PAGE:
How Can A Coaching Culture Attract (and Keep) Top Talent?

A high-performance coaching culture can separate your firm from the pack and become a powerful differentiator when you’re competing for top players.

by Terri O’Halloran

As the competition for top talent heats up, the need to recruit and retain high performers has become an urgent priority for the insurance and financial services industry. In its 2018 report on Building a High-Performance Business Culture, GAMA notes that agencies and firms continue to struggle with retention, and field leaders remain most concerned about their ability to recruit and select high quality candidates. Those concerns are well-placed. No business today can compete and win without top talent.

Adding to this challenge is the fact that Millennials, now the largest generation in the workforce, are pretty disenchanted with businesses. According to the latest Deloitte Millennial Survey, 43 percent of Millennials can see themselves leaving their jobs within two years, and only 28 percent plan to stay beyond five years. The generation behind them, Generation Z, is even less loyal, with 61 percent saying they would leave within two years, if given the choice.

While these statistics underscore just how serious the retention issue is, there is an upside. It means talented financial advisors are looking for great places to work — and for great managers to bring out their best. If they can find that at your firm, you’ll have a huge opportunity to build a significant competitive advantage.

How a Coaching Culture Attracts (and Keeps) Top Talent

Here’s what we’ve learned about high-performance recruiting, development and retention from our work with insurance and advisory firms. The best players want to play for the best coaches. The reality is, regardless of their skill level or knowledge, few people rise to the top of their game without having coaches to guide, encourage and challenge them.

These coaches:

  • help people become their best
  • have the ability to spot talent and potential in their people
  • use a process to guide high performance and productivity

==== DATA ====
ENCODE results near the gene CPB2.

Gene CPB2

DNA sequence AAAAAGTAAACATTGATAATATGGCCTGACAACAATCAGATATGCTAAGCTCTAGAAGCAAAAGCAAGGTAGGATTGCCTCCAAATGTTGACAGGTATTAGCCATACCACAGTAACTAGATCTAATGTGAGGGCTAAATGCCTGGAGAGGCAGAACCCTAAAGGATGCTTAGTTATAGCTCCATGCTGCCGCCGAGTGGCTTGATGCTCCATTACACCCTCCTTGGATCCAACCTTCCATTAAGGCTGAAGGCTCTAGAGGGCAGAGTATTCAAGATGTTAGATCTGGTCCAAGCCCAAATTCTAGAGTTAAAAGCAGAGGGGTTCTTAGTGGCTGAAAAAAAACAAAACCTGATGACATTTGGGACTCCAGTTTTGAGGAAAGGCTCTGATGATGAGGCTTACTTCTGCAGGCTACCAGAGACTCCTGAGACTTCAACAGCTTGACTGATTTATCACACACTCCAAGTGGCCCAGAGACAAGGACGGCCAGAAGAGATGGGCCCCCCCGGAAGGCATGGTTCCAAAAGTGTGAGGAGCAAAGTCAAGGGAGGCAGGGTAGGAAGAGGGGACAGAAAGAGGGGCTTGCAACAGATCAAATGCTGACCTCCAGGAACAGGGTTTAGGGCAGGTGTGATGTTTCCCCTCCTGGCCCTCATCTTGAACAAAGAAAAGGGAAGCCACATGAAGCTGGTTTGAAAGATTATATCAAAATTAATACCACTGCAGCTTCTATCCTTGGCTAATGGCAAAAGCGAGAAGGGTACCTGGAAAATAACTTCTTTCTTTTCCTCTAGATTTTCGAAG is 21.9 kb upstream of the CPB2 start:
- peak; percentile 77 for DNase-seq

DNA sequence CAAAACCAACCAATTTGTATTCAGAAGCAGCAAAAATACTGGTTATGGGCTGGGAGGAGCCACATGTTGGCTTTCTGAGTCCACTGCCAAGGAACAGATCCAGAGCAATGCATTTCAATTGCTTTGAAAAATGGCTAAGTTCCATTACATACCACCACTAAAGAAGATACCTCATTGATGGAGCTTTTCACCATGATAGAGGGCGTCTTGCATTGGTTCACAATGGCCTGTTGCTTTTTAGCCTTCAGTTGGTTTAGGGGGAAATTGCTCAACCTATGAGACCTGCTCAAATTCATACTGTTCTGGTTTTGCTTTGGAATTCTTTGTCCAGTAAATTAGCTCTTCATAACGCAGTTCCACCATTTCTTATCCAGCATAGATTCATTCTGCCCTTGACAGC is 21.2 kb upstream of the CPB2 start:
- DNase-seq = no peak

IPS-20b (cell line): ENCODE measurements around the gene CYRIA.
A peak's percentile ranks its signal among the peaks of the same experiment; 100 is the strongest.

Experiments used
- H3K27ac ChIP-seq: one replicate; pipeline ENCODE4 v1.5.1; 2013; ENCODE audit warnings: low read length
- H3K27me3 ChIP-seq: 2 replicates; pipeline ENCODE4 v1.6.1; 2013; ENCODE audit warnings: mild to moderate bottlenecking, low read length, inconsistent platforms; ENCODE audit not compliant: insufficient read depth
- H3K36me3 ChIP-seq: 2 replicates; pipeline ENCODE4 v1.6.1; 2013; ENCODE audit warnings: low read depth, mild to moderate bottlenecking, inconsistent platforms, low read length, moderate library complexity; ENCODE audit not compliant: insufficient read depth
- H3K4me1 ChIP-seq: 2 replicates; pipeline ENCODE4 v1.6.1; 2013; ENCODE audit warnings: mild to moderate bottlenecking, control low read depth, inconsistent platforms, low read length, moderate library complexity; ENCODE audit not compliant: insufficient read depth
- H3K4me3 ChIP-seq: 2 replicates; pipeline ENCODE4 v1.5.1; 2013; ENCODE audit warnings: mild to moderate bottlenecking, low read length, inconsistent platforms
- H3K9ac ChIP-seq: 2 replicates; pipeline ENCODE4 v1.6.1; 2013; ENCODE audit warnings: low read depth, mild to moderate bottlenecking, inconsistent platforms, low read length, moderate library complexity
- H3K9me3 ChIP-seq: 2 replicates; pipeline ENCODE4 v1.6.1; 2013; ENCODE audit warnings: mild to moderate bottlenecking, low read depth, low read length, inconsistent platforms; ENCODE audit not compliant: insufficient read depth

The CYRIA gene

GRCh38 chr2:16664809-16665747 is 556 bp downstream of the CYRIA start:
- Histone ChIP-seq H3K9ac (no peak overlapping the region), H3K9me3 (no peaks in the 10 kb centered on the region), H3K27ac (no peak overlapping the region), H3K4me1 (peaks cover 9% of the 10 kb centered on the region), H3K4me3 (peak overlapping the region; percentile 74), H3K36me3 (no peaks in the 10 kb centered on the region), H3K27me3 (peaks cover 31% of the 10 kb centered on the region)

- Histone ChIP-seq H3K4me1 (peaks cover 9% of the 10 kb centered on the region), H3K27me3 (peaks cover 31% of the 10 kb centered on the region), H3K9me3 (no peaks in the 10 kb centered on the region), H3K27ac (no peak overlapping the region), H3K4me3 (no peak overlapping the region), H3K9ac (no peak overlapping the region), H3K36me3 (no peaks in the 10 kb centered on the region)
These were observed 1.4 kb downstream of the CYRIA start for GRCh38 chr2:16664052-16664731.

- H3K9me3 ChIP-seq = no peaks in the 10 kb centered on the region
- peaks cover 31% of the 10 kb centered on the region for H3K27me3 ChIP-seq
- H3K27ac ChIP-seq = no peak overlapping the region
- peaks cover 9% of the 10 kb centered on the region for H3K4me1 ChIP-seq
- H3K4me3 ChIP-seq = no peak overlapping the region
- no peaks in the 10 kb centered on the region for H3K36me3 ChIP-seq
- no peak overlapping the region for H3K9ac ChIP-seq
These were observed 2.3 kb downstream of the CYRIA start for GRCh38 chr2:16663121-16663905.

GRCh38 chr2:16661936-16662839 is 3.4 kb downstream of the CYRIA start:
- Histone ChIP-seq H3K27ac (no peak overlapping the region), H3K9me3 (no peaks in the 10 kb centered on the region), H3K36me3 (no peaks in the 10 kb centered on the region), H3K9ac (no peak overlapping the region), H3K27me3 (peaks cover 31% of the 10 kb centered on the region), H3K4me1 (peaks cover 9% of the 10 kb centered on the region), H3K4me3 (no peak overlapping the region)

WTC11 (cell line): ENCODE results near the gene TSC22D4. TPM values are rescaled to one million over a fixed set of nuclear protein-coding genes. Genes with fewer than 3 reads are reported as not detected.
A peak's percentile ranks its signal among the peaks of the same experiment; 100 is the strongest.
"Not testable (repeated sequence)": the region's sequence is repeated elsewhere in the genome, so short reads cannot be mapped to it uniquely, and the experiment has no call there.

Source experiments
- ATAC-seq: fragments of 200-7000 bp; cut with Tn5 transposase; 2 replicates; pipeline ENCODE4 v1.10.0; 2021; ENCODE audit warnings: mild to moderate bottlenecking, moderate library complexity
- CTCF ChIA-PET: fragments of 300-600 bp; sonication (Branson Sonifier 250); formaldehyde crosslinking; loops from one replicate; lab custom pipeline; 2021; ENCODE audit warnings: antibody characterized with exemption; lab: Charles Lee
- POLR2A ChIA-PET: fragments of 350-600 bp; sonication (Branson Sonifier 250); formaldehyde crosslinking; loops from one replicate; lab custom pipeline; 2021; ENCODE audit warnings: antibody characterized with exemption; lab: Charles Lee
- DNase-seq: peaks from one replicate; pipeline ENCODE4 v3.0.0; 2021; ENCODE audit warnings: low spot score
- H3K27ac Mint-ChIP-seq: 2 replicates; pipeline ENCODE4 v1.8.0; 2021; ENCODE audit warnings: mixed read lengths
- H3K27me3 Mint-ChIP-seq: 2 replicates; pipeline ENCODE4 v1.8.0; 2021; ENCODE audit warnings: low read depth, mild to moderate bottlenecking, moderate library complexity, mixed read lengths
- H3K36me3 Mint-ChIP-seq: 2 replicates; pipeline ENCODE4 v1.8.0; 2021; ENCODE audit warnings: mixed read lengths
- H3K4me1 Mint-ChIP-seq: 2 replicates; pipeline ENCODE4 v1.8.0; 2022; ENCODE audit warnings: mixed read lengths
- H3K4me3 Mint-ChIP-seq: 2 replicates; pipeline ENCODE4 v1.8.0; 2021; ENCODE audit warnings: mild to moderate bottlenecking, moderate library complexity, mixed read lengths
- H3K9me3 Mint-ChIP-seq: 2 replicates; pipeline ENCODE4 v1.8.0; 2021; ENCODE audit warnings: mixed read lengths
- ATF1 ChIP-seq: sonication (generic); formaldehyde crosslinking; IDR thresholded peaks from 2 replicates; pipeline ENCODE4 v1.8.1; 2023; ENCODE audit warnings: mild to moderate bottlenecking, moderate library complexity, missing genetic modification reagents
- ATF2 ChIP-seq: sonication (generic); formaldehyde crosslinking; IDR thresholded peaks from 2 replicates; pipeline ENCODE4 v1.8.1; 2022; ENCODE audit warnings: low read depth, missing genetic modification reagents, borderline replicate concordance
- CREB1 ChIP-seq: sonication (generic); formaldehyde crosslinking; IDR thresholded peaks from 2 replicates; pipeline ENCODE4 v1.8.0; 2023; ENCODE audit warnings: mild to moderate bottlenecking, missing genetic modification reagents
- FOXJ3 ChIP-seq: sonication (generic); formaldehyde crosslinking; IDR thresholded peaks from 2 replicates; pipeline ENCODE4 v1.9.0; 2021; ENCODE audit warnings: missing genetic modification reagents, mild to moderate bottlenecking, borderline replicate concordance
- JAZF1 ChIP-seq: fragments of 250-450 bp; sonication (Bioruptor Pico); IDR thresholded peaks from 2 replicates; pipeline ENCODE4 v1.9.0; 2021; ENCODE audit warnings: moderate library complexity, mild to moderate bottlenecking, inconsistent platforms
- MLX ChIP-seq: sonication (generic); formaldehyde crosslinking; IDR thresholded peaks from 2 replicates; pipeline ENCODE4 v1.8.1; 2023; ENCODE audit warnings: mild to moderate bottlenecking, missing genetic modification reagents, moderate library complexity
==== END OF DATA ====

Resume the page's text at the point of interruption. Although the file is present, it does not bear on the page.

Coaching is a great way for managers to demonstrate their belief in their people’s ability to push beyond their boundaries and reach higher levels of success. And when your financial advisors’ passion and achievement drive are continually stoked, they won’t have to jump ship to find that personal satisfaction somewhere else. A Zenger Folkman study found that 60 percent of employees who report to managers who are not good coaches are thinking about quitting vs. 22 percent who report to the best manager-coaches. There’s a reason for that old saying, “People don’t leave companies; they leave managers.”

Strong coaches also strengthen your firm’s brand as an employer of choice. High performers want to work in environments where they can grow, develop new skills and feel challenged to achieve more. They don’t want to stagnate, and they definitely don’t want to get bored. A culture of high-performance coaching can separate your firm from the pack and become a powerful differentiator when you’re competing for top players.

Getting Started: An Action Plan

Where to begin? Take a page from the leading firms in our recent research study on coaching:

  • Coach Your Managers: This single action makes a big difference. In our study, there was a 23% gap in variance in terms of sales objective achievement between the firms that provide coaching for their coaches and the laggards.
  • Improve Coaching Effectiveness: Being a great manager or having been a high performer in the role themselves doesn’t automatically make someone a great coach. Coaching is as much about mindset as it is about skillset.
  • Increase Coaching Frequency: The amount of time spent on coaching matters. Firms in our study that reported 9 or more hours of coaching per manager per week chalked up 12.6% better business performance compared to firms coaching less than 2.5 hours per manager per week.
  • Integrate Coaching Into Your Talent Management Strategy: High performers evaluate and reward management based on their success in developing their people.
  • Schedule It: Firms that primarily schedule coaching activities rather than having them occur on an ad hoc basis enjoyed sales objective achievement rates 3% higher than other firms.
  • Spend Time Where It Counts: Based on our study, the coaching topics that give leaders the performance edge include: individual performance (12% advantage), motivation improvement (9%) and skill development (6%).

 

 

 

 



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